Noninvasive localization of arterial occlusive disease: A comparison of segmental Doppler pressures and arterial duplex mapping

Gregory (Greg) Moneta, Richard A. Yeager, Raymond W. Lee, John M. Porter

    Research output: Contribution to journalArticle

    65 Citations (Scopus)

    Abstract

    Purpose: The purpose of this study was to compare the abilities of arterial duplex mapping and segmental Doppler pressures to noninvasively localize hemodynamically significant lower extremity arterial occlusive disease. Methods: After angiographic controls were instituted, arterial duplex mapping and segmental Doppler pressures were blindly compared for their ability to localize a high-grade (50% to 100%) stenosis to the iliac or common femoral arteries, the superficial femoral artery, or the popliteal artery in 151 lower extremities from 79 patients. Results: Rates of sensitivity and specificity of arterial duplex mapping for identifying a high-grade stenosis at the three arterial levels were 88% and 97%, 95% and 100%, and 78% and 99%, respectively. Those for segmental Doppler pressures were 59% and 86%, 73% and 80%, and 48% and 53%, respectively. There was complete agreement between arterial duplex mapping and angiography in 82% of the limbs studied and between segmental pressures and angiography in 34% of the limbs (p <0.0001). The presence of diabetes, kidney failure, or previous vascular surgery in the limb studied did not affect the accuracy of either test. Conclusion: Arterial duplex mapping is far superior to segmental Doppler pressures for localization of high-grade angiographic lesions from the iliac to the popliteal arteries.

    Original languageEnglish (US)
    Pages (from-to)578-582
    Number of pages5
    JournalJournal of Vascular Surgery
    Volume17
    Issue number3
    DOIs
    StatePublished - 1993

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    Arterial Occlusive Diseases
    Arterial Pressure
    Pressure
    Popliteal Artery
    Extremities
    Femoral Artery
    Lower Extremity
    Angiography
    Pathologic Constriction
    Renal Insufficiency
    Blood Vessels
    Sensitivity and Specificity

    ASJC Scopus subject areas

    • Cardiology and Cardiovascular Medicine
    • Surgery

    Cite this

    Noninvasive localization of arterial occlusive disease : A comparison of segmental Doppler pressures and arterial duplex mapping. / Moneta, Gregory (Greg); Yeager, Richard A.; Lee, Raymond W.; Porter, John M.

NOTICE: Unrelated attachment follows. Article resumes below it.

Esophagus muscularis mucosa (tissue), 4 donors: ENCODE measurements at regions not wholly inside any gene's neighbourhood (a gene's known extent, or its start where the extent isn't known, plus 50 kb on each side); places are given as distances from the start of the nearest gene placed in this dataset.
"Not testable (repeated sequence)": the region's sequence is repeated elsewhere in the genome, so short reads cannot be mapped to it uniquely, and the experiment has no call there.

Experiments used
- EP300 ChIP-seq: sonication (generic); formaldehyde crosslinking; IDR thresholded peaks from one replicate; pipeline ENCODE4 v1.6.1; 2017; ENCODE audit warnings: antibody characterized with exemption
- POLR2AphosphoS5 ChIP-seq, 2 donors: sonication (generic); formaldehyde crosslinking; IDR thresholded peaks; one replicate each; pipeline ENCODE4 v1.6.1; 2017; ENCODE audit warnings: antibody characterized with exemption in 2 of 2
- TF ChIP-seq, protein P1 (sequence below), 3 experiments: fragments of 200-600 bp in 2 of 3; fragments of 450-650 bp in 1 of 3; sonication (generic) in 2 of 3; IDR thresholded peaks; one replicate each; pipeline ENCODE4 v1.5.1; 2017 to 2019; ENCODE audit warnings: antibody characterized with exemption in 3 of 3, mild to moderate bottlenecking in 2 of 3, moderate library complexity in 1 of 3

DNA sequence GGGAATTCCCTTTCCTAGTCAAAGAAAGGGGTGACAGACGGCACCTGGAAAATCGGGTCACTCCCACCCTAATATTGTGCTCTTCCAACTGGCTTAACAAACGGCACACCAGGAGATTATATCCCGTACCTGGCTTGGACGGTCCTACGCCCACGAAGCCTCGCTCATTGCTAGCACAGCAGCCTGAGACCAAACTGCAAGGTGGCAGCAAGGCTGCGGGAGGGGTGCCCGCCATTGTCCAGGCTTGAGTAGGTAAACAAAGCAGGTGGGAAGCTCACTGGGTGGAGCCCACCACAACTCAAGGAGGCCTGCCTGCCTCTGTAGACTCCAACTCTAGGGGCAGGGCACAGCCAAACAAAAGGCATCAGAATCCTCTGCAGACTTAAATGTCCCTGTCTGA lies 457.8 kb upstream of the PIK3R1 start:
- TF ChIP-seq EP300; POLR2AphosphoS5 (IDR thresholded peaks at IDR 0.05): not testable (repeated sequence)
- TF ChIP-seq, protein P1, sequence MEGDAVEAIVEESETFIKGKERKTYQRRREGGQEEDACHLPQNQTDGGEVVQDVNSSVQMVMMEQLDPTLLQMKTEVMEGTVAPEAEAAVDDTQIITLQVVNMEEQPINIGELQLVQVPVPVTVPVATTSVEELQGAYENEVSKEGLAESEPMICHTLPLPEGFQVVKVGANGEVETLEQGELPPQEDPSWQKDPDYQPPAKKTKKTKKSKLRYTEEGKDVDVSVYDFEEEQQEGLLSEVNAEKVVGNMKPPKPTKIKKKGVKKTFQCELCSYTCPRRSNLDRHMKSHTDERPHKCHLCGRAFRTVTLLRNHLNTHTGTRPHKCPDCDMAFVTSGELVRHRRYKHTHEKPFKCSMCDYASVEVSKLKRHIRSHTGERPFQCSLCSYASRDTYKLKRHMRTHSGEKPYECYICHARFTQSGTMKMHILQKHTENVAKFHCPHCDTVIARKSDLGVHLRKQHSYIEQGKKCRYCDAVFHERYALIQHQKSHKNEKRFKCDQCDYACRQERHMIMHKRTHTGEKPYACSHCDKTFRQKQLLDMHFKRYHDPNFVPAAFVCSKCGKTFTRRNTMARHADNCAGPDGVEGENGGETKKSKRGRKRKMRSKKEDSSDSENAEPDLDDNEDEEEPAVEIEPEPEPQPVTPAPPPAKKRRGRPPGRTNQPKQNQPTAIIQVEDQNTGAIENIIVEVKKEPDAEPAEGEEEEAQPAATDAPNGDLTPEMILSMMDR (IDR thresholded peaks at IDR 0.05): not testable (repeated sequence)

In: Journal of Vascular Surgery, Vol. 17, No. 3, 1993, p. 578-582.

    Research output: Contribution to journalArticle

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    abstract = "Purpose: The purpose of this study was to compare the abilities of arterial duplex mapping and segmental Doppler pressures to noninvasively localize hemodynamically significant lower extremity arterial occlusive disease. Methods: After angiographic controls were instituted, arterial duplex mapping and segmental Doppler pressures were blindly compared for their ability to localize a high-grade (50{\%} to 100{\%}) stenosis to the iliac or common femoral arteries, the superficial femoral artery, or the popliteal artery in 151 lower extremities from 79 patients. Results: Rates of sensitivity and specificity of arterial duplex mapping for identifying a high-grade stenosis at the three arterial levels were 88{\%} and 97{\%}, 95{\%} and 100{\%}, and 78{\%} and 99{\%}, respectively. Those for segmental Doppler pressures were 59{\%} and 86{\%}, 73{\%} and 80{\%}, and 48{\%} and 53{\%}, respectively. There was complete agreement between arterial duplex mapping and angiography in 82{\%} of the limbs studied and between segmental pressures and angiography in 34{\%} of the limbs (p <0.0001). The presence of diabetes, kidney failure, or previous vascular surgery in the limb studied did not affect the accuracy of either test. Conclusion: Arterial duplex mapping is far superior to segmental Doppler pressures for localization of high-grade angiographic lesions from the iliac to the popliteal arteries.",
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    AU - Porter, John M.

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